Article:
E3 broke our hearts last year when it had no choice but to cancel its highly anticipated annual gaming event due to the pandemic. Now, the Electronic Entertainment Expo is coming back this summer with a new plans that will rock your world (via Digital Trends).
Video Games Chronicle got its hands on documents Entertainment Software Association sent to video-game publishers, which revealed that E3 2021 will be a three-day digital event scheduled to take place on June 15 to June 17.
E3 2021: Game demos, keynotes and a pre-show
E3 2021 will reportedly kick off with a 30-minute preview show on June 14. The pre-show will be hosted by a media partner. After the pre-show, there will be an exclusive, two-hour press conference held by a console platform holder. This will precede a Q&A and panel reaction.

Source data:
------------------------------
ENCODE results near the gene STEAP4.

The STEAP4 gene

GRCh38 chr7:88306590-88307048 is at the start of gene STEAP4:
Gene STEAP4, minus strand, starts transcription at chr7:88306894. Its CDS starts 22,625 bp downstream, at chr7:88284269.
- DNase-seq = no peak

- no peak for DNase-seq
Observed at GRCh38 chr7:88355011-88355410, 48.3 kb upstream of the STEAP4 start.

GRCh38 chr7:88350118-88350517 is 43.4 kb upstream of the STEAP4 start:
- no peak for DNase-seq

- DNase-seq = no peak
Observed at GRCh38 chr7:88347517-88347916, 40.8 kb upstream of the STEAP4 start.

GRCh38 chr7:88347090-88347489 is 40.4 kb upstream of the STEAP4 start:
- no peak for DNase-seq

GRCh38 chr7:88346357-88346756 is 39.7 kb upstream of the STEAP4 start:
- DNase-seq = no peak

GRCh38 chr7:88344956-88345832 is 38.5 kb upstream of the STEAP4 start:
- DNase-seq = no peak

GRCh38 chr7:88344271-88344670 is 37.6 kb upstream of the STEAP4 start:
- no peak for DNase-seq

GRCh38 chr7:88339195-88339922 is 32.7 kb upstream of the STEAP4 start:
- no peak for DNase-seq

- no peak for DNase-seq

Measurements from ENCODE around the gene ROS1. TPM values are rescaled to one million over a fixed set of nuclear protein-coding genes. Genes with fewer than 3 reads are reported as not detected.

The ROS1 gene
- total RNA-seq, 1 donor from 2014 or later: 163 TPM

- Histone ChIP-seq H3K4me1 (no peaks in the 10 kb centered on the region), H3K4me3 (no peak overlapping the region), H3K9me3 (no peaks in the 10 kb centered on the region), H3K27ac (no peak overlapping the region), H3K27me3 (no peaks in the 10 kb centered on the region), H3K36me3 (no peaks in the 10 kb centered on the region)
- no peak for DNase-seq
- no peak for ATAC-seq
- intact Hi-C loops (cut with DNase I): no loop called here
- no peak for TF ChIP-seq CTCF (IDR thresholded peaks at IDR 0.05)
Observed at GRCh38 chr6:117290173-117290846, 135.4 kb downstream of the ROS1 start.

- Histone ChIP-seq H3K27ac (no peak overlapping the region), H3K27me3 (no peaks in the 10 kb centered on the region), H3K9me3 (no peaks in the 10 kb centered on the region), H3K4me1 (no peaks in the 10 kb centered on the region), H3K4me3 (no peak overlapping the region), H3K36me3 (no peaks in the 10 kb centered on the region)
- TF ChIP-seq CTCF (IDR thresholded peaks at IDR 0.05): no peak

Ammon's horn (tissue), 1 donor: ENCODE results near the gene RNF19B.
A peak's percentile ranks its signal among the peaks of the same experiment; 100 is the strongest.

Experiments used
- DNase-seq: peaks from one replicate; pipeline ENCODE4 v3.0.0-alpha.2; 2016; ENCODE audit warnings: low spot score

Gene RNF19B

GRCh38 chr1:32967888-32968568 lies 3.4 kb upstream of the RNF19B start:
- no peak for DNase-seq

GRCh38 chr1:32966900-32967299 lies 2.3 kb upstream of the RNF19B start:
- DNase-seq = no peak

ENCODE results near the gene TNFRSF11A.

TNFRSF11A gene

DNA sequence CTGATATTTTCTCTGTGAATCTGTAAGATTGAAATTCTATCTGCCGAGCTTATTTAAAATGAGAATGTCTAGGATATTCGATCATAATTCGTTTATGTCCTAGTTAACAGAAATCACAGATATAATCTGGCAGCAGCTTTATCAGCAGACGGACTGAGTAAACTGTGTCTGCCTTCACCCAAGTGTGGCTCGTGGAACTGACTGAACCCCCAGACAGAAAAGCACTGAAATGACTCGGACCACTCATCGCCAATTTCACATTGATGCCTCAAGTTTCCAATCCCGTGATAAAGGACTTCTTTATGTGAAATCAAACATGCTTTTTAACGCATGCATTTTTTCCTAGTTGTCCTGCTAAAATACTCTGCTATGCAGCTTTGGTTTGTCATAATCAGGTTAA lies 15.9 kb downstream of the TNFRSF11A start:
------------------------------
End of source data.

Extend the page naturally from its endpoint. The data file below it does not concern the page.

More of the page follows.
The rest of E3's pre-show will involve third-party publisher exhibitions that will differ in length. The day will conclude with a teaser to get folks pumped up for E3. There may also be an "after-party stream" to promote a charity.
E3 2021 plans to run a live broadcast from 10am to 10pm EST for three days. There will be regional replays scheduled for viewers in Europe, China and the Middle East. ESA hopes to schedule several two-hour keynote sessions from games partners, and most interestingly, offer free game demos to the media.
"The ESA [...] says it will allow partner companies to remotely stream playable game demos to the media across 'thousands' of scheduled meetings, with one-to-one assistance from developers," Video Games Chronicle said.
The ESA confirmed with Digital Trends that it is transforming and reimagining the E3 experience for 2021, but it did not confirm whether it would be a three-day, digital-only event. “We are having great conversations with publishers, developers, and companies across the board, and we look forward to sharing details about their involvement soon," an ESA rep said.
It's worth nothing that the document obtained by Video Games Chronicle are pitches that require approval from ESA's members, so the aforementioned proposed plans are not yet set in stone.